The ancestor of modern martens was discovered in China

Chinese and Uralic paleontologists have discovered in a cave in the Liaoning province in northeastern China fossils of martens of the early – middle early Pleistocene (1.7-2.2 million years ago). The new species was named Martes crassidens. These are probably the earliest fossils that may belong to the ancestor of modern Holarctic martens. The research results are published in the journal Quaternary International.

“Morphological comparison, morphometric and morphotypical analyzes have shown that the fossil species demonstrates clear similarities with the group of modern martens living in the Holarctic region – with pine marten, sable, Japanese sable and American marten. But the find also has unique features. For example, the relatively large size of the teeth, very strong carnivorous teeth, a tall crown with a relatively short talonid, which is unlike any living and known fossil species. Such morphological features imply the consumption of coarser food and a tendency towards “durophagy” – a feeding behavior in which animals eat organisms with a hard shell. Direct specialization of Martes crassidens cannot be associated with durophagia, it can only be noted that this ancient marten had stronger and stronger teeth than its modern relatives, ”says Dmitry Gimranov, one of the authors of the work, an employee of the Ural Federal University.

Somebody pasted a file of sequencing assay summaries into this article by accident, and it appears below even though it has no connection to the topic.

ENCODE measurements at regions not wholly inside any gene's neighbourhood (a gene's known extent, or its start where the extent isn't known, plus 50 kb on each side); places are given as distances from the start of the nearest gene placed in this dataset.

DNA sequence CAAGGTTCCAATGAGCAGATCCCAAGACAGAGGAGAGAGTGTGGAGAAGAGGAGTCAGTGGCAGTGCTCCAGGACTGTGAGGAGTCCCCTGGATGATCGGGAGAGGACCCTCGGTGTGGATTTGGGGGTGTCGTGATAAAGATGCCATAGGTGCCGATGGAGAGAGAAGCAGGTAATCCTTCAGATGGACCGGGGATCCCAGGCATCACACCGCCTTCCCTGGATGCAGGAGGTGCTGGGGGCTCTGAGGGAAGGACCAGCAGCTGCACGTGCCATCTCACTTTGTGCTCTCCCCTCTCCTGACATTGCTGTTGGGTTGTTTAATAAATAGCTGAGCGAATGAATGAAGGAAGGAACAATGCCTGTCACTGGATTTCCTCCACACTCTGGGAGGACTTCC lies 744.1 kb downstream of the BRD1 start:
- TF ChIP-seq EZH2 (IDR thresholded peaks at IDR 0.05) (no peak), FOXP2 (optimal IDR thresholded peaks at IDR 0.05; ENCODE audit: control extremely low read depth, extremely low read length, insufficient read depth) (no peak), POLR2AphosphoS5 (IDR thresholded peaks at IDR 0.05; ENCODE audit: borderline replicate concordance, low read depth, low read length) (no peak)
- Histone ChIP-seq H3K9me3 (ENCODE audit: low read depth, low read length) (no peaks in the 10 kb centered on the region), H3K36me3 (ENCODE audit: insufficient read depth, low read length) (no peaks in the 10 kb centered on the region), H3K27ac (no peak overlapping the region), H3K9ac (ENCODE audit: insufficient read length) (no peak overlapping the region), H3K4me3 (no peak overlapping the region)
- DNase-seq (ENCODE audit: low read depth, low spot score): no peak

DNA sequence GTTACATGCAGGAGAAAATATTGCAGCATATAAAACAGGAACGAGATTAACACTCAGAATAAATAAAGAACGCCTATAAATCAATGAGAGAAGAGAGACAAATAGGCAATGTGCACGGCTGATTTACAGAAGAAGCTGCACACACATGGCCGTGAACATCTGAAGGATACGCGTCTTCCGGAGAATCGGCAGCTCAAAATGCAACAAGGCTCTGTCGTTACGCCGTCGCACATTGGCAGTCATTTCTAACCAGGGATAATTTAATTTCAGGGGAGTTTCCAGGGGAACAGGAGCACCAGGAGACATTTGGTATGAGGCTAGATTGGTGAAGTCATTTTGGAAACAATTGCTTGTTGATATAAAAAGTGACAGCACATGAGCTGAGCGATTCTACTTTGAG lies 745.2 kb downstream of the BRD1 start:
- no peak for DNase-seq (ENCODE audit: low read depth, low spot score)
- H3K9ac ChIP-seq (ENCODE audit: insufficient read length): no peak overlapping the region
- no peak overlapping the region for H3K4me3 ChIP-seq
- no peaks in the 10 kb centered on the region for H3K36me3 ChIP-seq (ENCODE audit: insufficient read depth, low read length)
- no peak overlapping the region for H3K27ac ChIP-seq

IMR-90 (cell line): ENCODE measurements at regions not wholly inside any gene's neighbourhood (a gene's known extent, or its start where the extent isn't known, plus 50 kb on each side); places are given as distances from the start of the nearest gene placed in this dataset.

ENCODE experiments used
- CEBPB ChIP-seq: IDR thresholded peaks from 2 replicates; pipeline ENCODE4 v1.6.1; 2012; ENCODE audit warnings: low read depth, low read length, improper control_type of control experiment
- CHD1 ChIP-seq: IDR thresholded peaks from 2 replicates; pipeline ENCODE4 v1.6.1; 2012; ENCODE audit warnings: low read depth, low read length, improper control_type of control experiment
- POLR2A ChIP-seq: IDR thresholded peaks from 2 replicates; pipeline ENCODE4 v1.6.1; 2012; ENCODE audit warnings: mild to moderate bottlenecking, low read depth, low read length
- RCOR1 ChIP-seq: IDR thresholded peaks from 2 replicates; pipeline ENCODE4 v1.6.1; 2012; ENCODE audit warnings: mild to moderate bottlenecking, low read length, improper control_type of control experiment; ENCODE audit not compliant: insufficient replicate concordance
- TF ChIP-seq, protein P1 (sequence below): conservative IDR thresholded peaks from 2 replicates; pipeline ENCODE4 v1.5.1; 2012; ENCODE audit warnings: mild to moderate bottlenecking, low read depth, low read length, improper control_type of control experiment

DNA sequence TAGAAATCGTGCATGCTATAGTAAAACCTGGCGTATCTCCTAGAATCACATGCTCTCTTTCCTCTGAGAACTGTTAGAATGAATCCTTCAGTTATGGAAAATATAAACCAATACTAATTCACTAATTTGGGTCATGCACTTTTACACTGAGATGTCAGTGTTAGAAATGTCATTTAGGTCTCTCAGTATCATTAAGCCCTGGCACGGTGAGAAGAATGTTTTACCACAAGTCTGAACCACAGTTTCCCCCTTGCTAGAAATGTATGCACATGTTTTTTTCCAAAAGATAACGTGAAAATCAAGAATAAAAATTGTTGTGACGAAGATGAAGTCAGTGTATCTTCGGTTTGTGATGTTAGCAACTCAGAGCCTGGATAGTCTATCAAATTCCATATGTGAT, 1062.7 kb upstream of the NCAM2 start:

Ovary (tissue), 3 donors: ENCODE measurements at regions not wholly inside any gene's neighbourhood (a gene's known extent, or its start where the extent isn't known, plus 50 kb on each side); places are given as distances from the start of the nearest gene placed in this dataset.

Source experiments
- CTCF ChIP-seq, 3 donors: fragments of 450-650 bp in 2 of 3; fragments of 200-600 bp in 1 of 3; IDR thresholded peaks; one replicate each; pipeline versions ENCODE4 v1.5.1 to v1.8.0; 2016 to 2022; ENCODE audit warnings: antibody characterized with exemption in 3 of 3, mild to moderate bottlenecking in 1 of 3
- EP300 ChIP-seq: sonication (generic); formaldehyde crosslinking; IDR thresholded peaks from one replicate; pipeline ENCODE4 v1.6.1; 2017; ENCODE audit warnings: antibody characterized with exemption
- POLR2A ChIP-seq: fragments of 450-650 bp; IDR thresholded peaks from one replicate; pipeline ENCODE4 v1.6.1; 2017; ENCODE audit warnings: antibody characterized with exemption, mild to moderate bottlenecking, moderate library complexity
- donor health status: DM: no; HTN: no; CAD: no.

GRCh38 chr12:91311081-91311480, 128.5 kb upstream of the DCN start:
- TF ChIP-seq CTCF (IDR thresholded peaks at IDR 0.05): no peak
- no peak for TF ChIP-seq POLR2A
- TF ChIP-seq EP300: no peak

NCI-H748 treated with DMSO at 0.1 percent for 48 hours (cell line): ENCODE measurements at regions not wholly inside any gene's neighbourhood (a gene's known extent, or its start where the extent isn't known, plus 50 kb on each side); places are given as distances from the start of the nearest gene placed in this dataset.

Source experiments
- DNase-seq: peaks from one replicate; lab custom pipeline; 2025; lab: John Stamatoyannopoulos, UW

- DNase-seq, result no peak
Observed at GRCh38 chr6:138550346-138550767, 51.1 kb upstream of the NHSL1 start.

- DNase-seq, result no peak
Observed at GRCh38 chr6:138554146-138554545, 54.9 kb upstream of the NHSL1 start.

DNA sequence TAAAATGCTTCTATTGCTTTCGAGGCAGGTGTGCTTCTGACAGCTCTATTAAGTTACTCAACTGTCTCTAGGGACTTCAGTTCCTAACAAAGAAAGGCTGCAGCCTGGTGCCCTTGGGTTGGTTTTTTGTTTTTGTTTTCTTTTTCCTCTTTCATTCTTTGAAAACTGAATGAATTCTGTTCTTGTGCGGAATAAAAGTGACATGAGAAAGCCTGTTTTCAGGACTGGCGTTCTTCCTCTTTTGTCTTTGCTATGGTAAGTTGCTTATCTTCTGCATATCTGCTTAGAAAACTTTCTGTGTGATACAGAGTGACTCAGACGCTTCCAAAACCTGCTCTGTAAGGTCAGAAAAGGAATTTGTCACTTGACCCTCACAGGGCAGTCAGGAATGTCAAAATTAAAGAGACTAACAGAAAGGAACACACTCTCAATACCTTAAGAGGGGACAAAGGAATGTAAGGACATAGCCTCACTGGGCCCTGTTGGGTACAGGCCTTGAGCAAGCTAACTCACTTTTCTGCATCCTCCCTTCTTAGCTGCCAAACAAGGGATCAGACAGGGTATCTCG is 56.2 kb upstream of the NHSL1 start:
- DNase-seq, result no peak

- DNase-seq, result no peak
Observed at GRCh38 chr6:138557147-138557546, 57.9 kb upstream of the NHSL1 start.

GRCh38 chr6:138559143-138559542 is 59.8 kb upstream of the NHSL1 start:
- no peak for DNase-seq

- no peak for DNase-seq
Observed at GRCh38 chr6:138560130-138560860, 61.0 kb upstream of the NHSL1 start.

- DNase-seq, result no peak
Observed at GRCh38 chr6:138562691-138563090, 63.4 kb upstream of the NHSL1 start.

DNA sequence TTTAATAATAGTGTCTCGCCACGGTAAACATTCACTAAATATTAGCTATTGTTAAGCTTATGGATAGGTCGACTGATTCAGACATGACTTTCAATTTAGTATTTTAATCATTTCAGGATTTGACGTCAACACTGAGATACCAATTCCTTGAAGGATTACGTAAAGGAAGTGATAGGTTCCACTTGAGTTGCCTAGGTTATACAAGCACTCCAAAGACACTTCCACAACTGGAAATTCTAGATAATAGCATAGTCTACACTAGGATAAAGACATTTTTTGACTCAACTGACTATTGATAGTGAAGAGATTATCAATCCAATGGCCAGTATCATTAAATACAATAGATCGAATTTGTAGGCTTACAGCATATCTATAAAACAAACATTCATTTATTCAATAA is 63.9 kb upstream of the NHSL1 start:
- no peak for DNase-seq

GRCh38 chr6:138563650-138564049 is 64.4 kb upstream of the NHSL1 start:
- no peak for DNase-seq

Scientists have suggested that the new species is the ancestral form of modern martens. Martens appeared in the Pliocene (5.3–2.6 million years ago), and modern species – in the early – mid-early Pleistocene (1.7–2.2 million years ago). To determine the taxonomic affiliation, scientists have compared the found jaws with collectible samples from the collections of various museums in the USA, China and Russia.

Probably, the ancestor of the Holarctic group of martens settled in the northern part of Asia, and then spread to other parts of the Holarctic. This is the simplest explanation for the biogeography of martens. On the other hand, animals are very mobile, and more fossil materials are required to test this hypothesis.

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